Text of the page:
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Saturdays and Sundays

One of the troubles with this old stuff is that it was ad-libbed one page at a time. If the story ran short, I would just draw some filler to pad it out to 24 pages. This sort of thing was a carry over from Captain Saucer.

These next two pages are a bit contradictory; this was a bit too edgy for the time while also being a bit dated.  This time of goofy malice may be in tune with what passes as edgy Millennial Humor, but it was too antisocial for the “Make money, not waves”, Conservative ‘80s. It was dated because I got a little lazy and redrew some filler from a 1984 issue of Captain Saucer, including a buzz phrase that was way passé, even when the first version of this strip was drawn in ‘84. And this has the oddity of doing an attempted artistically improved version of something when in retrospect, it’s just two versions of my herky-jerky self-referential art arc, just three years apart.

The original strip had to do with personally eating, with my then steady, at the McDonalds in San Ysidro, California about two weeks before it was the scene of a mass massacre. That’s a little bit jarringly close. So I handled it with dark humor.

On the other hand, this strip is also perforated with warmed over and glorified Fearless Fosdick shtick. Perhaps pushed out into being a little more ornery and obnoxious. Which may be saying something since we’re talking about Al Capp here. The kiddy safe Li’l Abner strip within the strip was ran in the family friendly newspaper funnies. But my strip had the disadvantage of being between those bad old days and right before when gross-out giggles were made trendy by Ren & Stimpy and all their wannabes.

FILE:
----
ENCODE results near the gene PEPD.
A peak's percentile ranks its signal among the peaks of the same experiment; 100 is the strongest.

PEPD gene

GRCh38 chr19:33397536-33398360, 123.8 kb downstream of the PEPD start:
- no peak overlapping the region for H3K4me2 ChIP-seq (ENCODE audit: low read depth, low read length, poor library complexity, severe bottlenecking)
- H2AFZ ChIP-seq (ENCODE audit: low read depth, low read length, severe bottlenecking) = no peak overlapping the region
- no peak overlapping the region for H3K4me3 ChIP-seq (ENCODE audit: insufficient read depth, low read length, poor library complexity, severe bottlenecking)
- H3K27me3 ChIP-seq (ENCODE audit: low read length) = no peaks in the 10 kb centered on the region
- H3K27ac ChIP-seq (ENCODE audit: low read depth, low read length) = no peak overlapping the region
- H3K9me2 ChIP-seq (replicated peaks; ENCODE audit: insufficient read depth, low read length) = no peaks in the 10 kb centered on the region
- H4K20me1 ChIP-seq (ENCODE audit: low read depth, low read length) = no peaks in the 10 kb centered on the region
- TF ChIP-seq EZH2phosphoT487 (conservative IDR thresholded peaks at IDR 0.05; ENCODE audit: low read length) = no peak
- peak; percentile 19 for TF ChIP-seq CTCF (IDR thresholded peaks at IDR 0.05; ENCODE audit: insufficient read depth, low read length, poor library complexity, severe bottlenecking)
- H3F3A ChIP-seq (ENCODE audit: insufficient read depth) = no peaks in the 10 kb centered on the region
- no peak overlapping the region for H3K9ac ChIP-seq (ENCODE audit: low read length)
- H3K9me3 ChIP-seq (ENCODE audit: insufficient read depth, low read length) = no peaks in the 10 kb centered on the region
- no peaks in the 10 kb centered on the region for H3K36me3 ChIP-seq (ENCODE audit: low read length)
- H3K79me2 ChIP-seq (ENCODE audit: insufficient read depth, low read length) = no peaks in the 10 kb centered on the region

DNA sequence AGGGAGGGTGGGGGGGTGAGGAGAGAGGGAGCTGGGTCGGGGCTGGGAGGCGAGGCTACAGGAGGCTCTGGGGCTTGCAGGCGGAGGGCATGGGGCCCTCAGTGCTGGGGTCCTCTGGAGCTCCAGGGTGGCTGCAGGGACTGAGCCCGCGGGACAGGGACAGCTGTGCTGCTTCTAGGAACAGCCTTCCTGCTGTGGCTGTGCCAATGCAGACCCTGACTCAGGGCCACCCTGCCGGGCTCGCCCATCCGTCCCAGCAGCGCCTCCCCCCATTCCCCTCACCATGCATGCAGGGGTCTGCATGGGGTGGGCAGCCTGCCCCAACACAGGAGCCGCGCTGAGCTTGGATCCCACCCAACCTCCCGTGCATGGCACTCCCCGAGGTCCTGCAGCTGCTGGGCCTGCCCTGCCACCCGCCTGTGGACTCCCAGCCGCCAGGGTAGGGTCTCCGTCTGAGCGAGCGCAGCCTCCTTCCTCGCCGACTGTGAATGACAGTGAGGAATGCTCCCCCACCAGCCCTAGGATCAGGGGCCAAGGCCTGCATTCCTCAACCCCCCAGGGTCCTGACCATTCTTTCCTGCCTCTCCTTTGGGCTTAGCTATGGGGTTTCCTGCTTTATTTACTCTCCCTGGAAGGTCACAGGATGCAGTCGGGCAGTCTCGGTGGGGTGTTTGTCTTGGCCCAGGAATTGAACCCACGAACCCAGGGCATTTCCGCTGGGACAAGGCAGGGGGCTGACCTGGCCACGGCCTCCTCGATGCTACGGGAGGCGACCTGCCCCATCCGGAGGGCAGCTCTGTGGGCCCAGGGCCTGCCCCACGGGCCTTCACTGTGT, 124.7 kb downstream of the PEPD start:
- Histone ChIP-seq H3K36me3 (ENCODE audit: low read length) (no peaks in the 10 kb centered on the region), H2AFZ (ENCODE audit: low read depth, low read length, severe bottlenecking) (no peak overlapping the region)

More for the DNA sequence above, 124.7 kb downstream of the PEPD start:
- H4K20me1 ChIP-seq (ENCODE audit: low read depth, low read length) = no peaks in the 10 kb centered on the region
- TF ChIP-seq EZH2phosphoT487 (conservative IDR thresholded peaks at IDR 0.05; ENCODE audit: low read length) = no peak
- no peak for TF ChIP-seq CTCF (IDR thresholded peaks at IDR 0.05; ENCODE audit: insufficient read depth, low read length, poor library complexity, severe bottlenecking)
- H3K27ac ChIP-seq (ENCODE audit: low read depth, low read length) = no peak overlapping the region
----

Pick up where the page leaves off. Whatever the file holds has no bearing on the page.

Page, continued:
For back when I claimed a lot of influence by Heavy Metal Magazine stalwarts ,Moebius and Corben, most of this art looked more like an untrained hybrid of Capp and Hanna-Barbera regular Iwao Takamoto. If the three-quarters disjoint were fixed on these characters they’d probably start showing some resemblance to Cappian caricatures and stereotypes.

Then there’s Flexia who looks like she could be Wolf Gal’s iron pumping cousin. This is despite that I had no biological memory of her in those days. These feral females must be some sort of archetype although one of the lesser used and more oddball ones. At least Flexia looks quite fetching in the first two panels despite my herky-jerky figure drawing.

The Blimpo’s fictional franchise, with it’s Balloonburger, Blimpburger, Dirigiburger, Zeppeliburger, Hindenburger, etc. started as a high school in-joke concerning a portly classmate who wanted to grow up to be a restaurant magnate. He obviously had a healthy good sense of humor about himself. Plus, in case you’re wondering the Blimpie’s franchise was pretty much unknown in this area back then. They’re still not common now. 

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Doug Holverson ||   

An '80s Small Press cartoonist is back for some more. ... full profile